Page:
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Affecting Passions by Heinichen. The Passion music Johann David Heinichen wrote for the Dresden court is a document of cultural and confessional openness of the Saxon residence, and his two Italian oratorios heard here are surrogates of large-scale Passion music. "Come? S'imbruna il ciel" - composed in 1728 - is the latest of the sepolcri, his other Passion "L'aride tempie ignude" the first of the sepolcri to survive from Heinichen in Dresden. Both texts are by Stefano Pallavicino, who had been active at the Dresden court since 1719. In the first-mentioned Passion, the meditation on the Passion event recurs to the experience of the earthquake that, according to biblical accounts, occurred immediately after the death of Jesus. The description of the violent natural events gives Mary the Mother of God, John (Jesus' favorite disciple), and Mary Magdalene an opportunity to reflect on their relationship to the Crucified. Different aspects of affection and love are thematized. The meditation on the Passion event in the second-named Passion is designed as an allegorical play of death (Morte) and hope (Speranza), divine love (Amor divino) and penance (Poenitenza), and follows an easily comprehensible dramaturgy. The affinity to opera seria is evident in both passions not only in the arrangement of the pieces. The keys, gestures and instrumentation also correspond to the models familiar from baroque musical theater. Full of affect!
Affecting Passions by Heinichen. The Passion music Johann David Heinichen wrote for the Dresden court is a document of cultural and confessional openness of the Saxon residence, and his two Italian oratorios heard here are surrogates of large-scale Passion music. "Come? S'imbruna il ciel" - composed in 1728 - is the latest of the sepolcri, his other Passion "L'aride tempie ignude" the first of the sepolcri to survive from Heinichen in Dresden. Both texts are by Stefano Pallavicino, who had been active at the Dresden court since 1719. In the first-mentioned Passion, the meditation on the Passion event recurs to the experience of the earthquake that, according to biblical accounts, occurred immediately after the death of Jesus. The description of the violent natural events gives Mary the Mother of God, John (Jesus' favorite disciple), and Mary Magdalene an opportunity to reflect on their relationship to the Crucified. Different aspects of affection and love are thematized. The meditation on the Passion event in the second-named Passion is designed as an allegorical play of death (Morte) and hope (Speranza), divine love (Amor divino) and penance (Poenitenza), and follows an easily comprehensible dramaturgy. The affinity to opera seria is evident in both passions not only in the arrangement of the pieces. The keys, gestures and instrumentation also correspond to the models familiar from baroque musical theater. Full of affect!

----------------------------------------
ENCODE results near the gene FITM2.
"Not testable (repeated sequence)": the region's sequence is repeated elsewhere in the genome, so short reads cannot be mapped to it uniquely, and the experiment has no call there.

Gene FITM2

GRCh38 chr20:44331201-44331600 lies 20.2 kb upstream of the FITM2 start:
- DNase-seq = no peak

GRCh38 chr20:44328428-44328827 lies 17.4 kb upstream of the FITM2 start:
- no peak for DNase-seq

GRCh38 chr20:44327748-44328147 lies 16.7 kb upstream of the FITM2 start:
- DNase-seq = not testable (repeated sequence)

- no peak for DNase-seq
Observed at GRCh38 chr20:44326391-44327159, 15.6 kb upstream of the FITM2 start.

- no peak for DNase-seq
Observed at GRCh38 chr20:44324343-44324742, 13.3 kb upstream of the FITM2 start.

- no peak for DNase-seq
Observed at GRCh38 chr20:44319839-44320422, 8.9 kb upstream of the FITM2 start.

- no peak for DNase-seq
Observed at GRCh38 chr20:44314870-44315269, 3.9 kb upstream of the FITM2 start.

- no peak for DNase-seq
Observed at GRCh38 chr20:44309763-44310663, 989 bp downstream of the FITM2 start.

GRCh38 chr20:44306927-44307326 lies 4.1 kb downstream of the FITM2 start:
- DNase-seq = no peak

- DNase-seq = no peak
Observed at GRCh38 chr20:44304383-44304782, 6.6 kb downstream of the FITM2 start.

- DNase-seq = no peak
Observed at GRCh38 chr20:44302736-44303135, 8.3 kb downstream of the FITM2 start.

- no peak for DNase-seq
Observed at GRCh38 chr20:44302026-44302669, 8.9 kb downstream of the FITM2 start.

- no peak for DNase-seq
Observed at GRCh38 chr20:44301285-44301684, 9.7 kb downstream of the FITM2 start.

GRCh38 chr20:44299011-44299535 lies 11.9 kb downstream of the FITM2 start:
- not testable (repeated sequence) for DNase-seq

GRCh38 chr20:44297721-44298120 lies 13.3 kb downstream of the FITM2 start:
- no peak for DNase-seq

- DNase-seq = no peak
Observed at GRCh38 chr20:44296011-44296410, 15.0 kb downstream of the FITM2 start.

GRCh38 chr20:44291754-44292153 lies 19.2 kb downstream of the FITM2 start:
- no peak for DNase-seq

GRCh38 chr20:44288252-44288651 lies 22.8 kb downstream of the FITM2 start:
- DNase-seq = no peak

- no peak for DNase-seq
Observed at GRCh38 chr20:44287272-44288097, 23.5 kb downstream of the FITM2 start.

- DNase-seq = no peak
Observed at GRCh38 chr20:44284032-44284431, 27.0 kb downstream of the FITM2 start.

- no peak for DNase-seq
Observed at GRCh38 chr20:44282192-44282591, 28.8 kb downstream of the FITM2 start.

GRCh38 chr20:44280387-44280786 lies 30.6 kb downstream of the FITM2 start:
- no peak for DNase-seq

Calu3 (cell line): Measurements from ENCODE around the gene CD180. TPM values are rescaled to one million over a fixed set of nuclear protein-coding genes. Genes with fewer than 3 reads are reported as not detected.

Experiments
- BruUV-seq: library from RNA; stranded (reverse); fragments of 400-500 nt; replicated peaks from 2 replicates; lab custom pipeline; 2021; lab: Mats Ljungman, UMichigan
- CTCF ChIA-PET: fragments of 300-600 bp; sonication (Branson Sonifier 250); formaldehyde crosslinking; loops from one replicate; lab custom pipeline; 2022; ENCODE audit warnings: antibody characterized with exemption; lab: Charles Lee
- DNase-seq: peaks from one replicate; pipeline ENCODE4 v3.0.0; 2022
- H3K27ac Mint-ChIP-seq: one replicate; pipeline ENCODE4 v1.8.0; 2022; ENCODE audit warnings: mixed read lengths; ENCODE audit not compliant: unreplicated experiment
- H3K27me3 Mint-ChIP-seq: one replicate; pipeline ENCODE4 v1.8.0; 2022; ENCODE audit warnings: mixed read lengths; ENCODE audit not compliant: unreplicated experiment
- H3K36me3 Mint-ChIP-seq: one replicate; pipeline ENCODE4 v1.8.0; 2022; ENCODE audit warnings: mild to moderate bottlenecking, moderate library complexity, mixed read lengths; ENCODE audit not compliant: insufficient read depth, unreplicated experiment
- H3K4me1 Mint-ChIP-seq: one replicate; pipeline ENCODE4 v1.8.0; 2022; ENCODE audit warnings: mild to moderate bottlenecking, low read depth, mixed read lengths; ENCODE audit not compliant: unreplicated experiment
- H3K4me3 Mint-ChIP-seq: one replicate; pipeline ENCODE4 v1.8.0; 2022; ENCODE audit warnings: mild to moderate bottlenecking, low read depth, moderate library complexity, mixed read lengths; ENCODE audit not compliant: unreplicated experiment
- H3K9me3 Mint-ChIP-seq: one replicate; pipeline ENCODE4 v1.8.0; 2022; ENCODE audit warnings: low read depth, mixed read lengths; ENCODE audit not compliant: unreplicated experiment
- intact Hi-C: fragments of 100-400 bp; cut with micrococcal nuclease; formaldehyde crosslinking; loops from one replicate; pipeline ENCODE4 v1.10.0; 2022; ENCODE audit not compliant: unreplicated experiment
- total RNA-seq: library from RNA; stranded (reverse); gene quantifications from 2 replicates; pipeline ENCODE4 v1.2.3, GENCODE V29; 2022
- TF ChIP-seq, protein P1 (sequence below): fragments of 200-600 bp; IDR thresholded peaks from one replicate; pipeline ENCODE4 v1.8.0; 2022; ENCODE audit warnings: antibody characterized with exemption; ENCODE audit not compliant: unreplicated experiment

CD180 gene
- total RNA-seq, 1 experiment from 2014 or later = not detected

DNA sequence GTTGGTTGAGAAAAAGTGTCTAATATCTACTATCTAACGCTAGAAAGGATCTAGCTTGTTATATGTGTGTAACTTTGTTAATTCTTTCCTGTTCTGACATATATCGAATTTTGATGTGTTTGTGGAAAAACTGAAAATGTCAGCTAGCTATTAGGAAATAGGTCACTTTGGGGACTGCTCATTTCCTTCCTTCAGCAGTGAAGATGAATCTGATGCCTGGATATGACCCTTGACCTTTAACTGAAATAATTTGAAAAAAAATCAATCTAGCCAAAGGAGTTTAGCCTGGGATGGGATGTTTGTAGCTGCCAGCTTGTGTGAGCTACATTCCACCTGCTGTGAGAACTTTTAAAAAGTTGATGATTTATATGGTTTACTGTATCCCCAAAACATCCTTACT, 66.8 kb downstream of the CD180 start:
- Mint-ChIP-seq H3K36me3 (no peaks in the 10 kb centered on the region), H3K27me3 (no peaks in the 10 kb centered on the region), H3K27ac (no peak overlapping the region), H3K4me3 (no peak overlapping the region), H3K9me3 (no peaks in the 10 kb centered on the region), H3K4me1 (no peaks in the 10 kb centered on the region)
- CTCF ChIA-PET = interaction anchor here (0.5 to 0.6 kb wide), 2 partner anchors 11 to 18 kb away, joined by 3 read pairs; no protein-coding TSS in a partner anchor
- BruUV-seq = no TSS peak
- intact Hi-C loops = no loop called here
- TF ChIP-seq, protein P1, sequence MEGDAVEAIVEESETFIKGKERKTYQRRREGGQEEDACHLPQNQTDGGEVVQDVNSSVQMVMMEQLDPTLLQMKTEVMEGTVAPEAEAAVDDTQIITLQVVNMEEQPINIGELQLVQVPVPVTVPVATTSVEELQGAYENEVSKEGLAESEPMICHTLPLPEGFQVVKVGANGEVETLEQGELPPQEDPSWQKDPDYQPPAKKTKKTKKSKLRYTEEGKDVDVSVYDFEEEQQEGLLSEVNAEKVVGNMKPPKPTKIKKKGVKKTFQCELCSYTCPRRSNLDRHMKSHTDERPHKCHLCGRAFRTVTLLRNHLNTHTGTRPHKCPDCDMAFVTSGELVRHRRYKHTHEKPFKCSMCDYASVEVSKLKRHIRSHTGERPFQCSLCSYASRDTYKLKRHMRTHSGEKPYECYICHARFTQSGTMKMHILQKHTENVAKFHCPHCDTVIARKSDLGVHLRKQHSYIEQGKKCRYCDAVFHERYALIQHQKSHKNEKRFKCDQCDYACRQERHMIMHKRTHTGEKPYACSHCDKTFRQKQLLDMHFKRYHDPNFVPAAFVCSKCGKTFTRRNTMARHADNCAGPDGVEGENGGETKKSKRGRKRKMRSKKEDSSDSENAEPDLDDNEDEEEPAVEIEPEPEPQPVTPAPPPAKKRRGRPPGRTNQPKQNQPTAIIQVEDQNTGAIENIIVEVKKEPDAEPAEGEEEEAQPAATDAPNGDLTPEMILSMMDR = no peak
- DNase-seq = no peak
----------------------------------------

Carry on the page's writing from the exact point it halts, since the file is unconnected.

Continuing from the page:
761203550722

Details

Format: CD
Label: CPO RECORDS
Rel. Date: 06/03/2022
UPC: 761203550722

More Info:

Affecting Passions by Heinichen. The Passion music Johann David Heinichen wrote for the Dresden court is a document of cultural and confessional openness of the Saxon residence, and his two Italian oratorios heard here are surrogates of large-scale Passion music. "Come? S'imbruna il ciel" - composed in 1728 - is the latest of the sepolcri, his other Passion "L'aride tempie ignude" the first of the sepolcri to survive from Heinichen in Dresden. Both texts are by Stefano Pallavicino, who had been active at the Dresden court since 1719. In the first-mentioned Passion, the meditation on the Passion event recurs to the experience of the earthquake that, according to biblical accounts, occurred immediately after the death of Jesus. The description of the violent natural events gives Mary the Mother of God, John (Jesus' favorite disciple), and Mary Magdalene an opportunity to reflect on their relationship to the Crucified. Different aspects of affection and love are thematized. The meditation on the Passion event in the second-named Passion is designed as an allegorical play of death (Morte) and hope (Speranza), divine love (Amor divino) and penance (Poenitenza), and follows an easily comprehensible dramaturgy. The affinity to opera seria is evident in both passions not only in the arrangement of the pieces. The keys, gestures and instrumentation also correspond to the models familiar from baroque musical theater. Full of affect!
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